The Aadhaar ordinance raises serious constitutional concerns
Hindustan Times 02 Mar 2019
Late on Thursday night, the Union Cabinet approved the promulgation of the Aadhaar and other Laws (Amendment) Ordinance, 2019. This ordinance, as the name suggests, amends the Aadhaar Act, in the wake of the Supreme Court’s (SC) September 2018 judgment that held parts of it to be unconstitutional. Perhaps the most significant of the amendments is authorising private parties — i.e., corporations — to use and profit from the personal data that is stored in the Aadhaar database.
There are two serious problems with these amendments. The first is enacting them through an ordinance. These amendments were originally drafted as part of a bill, which was passed by the Lok Sabha in December. The bill, however, was not passed by the Rajya Sabha. Consequently, it lapsed with the end of the parliamentary session. The ordinance, therefore, is an attempt to achieve by executive fiat what the government could not achieve through the ordinary legislative route — i.e., through Parliament.
Both the constitutional text, as well as SC judgments, are clear that the use of ordinances to bypass the legislative process is a fraud on the Constitution. Article 123 of the Constitution specifies that the president, on the advice of the Union Cabinet, may promulgate an ordinance if “circumstances exist which render it necessary for him to take immediate action”. Ordinances, therefore, are tools to be used in cases of emergencies, when the Parliament is not sitting, but urgent action needs to be taken (for example, in dealing with an armed conflict or a natural calamity). Ordinances are not meant for a situation in which, having been unable to get what it wants through Parliament, the government nonetheless rams it through by a presidential decree.
In 2017, a seven-judge bench of the Supreme Court affirmed this fundamental principle, and reiterated the basic point that ordinances were not — and could not — be used as substitutes for the legislative process. A fundamental feature of our parliamentary democracy is bicameralism: the idea that the legislature is composed of two Houses, both of which have an essential role to play in lawmaking. While the Lok Sabha expresses the will of the majority, the Rajya Sabha represents the interests of the several states, as well as bringing a different set of perspectives — not always affected by immediate electoral constraints — to the scrutiny of bills. The ordinance route effaces the role of both Houses, and makes the Union Cabinet supreme. It is, therefore, an exceptional remedy, to be used only in exceptional times. As the Supreme Court held in 2017, an ordinance that clearly failed the emergency standard would be struck down as unconstitutional. The Aadhaar ordinance manifestly does not meet this stringent test, and will no doubt soon be challenged in court.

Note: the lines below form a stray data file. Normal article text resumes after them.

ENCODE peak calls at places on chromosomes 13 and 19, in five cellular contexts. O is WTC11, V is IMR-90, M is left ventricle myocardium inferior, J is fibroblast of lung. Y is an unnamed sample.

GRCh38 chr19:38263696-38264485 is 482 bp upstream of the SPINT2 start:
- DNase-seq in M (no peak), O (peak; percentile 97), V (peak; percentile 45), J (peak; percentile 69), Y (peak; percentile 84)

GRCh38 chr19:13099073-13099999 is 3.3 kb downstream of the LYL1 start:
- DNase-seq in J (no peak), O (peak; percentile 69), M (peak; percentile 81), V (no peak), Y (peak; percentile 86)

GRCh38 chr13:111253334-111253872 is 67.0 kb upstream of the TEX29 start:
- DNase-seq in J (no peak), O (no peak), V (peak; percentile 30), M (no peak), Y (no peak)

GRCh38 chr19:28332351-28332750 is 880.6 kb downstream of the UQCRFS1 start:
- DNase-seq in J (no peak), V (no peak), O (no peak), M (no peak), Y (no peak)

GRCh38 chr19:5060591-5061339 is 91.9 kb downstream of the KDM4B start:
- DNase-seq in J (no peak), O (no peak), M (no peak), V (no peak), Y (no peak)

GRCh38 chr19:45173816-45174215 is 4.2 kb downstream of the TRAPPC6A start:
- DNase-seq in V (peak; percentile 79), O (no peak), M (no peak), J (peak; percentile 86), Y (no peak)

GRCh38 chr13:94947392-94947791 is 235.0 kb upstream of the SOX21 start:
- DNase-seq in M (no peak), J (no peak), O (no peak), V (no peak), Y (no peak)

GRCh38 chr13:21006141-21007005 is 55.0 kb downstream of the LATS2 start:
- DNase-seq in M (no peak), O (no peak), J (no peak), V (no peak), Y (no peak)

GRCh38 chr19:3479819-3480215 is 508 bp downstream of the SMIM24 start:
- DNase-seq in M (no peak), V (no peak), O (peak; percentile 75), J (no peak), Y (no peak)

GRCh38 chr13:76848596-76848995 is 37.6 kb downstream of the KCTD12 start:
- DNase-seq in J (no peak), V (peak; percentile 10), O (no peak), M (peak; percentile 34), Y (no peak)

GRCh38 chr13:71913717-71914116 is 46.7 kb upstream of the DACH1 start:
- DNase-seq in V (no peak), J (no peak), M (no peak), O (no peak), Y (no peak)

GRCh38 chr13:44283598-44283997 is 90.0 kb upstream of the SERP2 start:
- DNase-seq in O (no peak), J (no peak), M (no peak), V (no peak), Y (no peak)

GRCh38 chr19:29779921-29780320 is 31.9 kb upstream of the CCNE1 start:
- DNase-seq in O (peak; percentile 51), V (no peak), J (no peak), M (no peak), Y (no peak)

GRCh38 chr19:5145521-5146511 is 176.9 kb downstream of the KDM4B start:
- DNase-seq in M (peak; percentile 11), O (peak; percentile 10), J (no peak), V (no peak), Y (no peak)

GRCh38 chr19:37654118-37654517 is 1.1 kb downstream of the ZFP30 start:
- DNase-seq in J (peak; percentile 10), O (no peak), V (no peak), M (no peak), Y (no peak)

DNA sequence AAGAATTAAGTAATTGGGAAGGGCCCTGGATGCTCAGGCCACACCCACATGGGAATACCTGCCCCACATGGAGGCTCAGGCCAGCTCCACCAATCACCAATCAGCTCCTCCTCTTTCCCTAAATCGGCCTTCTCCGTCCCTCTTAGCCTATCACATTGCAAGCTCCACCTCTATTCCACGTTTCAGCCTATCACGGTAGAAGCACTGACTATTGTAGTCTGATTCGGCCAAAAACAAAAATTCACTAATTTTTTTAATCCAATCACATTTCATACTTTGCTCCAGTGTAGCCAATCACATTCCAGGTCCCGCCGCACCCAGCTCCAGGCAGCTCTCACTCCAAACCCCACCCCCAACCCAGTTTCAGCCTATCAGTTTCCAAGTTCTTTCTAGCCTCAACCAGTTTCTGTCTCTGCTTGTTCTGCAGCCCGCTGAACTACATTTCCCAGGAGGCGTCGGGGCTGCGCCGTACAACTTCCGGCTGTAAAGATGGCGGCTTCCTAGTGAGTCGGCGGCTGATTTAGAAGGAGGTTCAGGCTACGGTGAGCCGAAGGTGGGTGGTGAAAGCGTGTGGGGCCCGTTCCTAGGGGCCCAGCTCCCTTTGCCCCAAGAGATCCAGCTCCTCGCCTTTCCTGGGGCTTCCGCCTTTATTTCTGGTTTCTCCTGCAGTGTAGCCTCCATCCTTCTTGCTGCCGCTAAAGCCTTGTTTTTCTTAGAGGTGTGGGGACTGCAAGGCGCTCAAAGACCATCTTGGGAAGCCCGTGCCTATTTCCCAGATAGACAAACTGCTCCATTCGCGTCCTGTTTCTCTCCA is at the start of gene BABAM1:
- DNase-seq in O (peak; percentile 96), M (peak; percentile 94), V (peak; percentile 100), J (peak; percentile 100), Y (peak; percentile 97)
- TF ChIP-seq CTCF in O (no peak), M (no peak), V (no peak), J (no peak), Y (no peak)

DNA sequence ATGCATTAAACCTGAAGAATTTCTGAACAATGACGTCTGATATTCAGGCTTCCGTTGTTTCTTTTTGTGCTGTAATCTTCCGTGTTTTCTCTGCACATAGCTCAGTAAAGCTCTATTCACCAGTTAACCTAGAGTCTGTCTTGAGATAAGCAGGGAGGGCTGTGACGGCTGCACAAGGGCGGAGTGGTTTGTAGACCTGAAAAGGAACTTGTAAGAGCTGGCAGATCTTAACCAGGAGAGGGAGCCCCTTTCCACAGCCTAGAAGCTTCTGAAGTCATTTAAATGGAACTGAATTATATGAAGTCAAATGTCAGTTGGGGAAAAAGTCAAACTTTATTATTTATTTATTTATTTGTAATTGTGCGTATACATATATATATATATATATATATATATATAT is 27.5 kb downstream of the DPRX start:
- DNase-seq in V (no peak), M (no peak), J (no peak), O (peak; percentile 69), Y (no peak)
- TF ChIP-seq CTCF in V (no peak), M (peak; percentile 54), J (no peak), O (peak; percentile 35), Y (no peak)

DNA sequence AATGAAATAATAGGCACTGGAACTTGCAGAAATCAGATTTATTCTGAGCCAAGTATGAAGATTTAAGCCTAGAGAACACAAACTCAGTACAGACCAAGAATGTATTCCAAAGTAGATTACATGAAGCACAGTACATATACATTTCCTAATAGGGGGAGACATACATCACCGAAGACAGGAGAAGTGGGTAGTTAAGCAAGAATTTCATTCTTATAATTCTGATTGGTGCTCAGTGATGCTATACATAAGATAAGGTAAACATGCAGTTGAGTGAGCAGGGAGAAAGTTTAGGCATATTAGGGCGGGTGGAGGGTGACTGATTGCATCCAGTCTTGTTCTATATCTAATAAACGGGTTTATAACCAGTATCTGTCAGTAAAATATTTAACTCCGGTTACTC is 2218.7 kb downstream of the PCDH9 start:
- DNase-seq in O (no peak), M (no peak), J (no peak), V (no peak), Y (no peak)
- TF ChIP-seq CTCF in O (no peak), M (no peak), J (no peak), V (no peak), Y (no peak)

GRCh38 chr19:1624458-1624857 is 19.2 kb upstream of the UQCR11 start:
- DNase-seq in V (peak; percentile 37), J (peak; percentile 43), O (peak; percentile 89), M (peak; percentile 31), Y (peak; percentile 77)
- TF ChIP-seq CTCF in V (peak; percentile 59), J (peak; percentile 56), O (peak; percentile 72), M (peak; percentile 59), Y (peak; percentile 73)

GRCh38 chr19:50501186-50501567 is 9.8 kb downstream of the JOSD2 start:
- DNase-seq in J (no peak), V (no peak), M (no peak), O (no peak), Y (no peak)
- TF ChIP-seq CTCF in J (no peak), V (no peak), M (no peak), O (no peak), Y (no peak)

The Aadhaar amendments are also worrying because they attempt to directly overturn the Supreme Court’s September 2018 judgment on the constitutional validity of Aadhaar. In that judgment, the Supreme Court was clear that the use of the Aadhaar database by private parties enabled commercial surveillance, and was therefore unconstitutional. The ordinance ignores that finding, and authorises private sector use anyway, including by bank and telecom companies. All this, it must be noted, is taking place in the absence of a comprehensive data protection, anti-surveillance, and privacy law, which is yet to be enacted. This multiplies the dangers of this move, which were recognised by the Supreme Court in its Aadhaar judgment, and is certainly not permitted under our constitutional scheme.
There are other ways in which the Aadhaar amendments contravene the spirit of the Supreme Court’s judgment. For example, through amendments to other laws, they now purport to make the use of Aadhaar by phone and banking companies “voluntary.” A close look reveals, however, that voluntariness is a chimera: the options provided are between Aadhaar, a passport, or other identity documents that the government may notify. Given, however, that less than 10% of Indians possess a passport, for a large majority, this makes Aadhaar authentication effectively mandatory if they want to use a phone or operate a bank account. This was precisely what the Supreme Court held unconstitutional, on the basis that individuals deserved to have a meaningful choice in how they identified themselves to the State, or to other private parties.
Lastly, the Supreme Court judgment also made clear that if information in the Aadhaar database had to be disclosed in the interests of national security, it would have to be sanctioned by a judicial officer. The new amendments ignore that as well, leaving it to the decision of a secretary-level officer.
In both its form and its content, therefore, the Aadhaar ordinance raises serious constitutional concerns. It remains to be seen how the government will defend it before the court.
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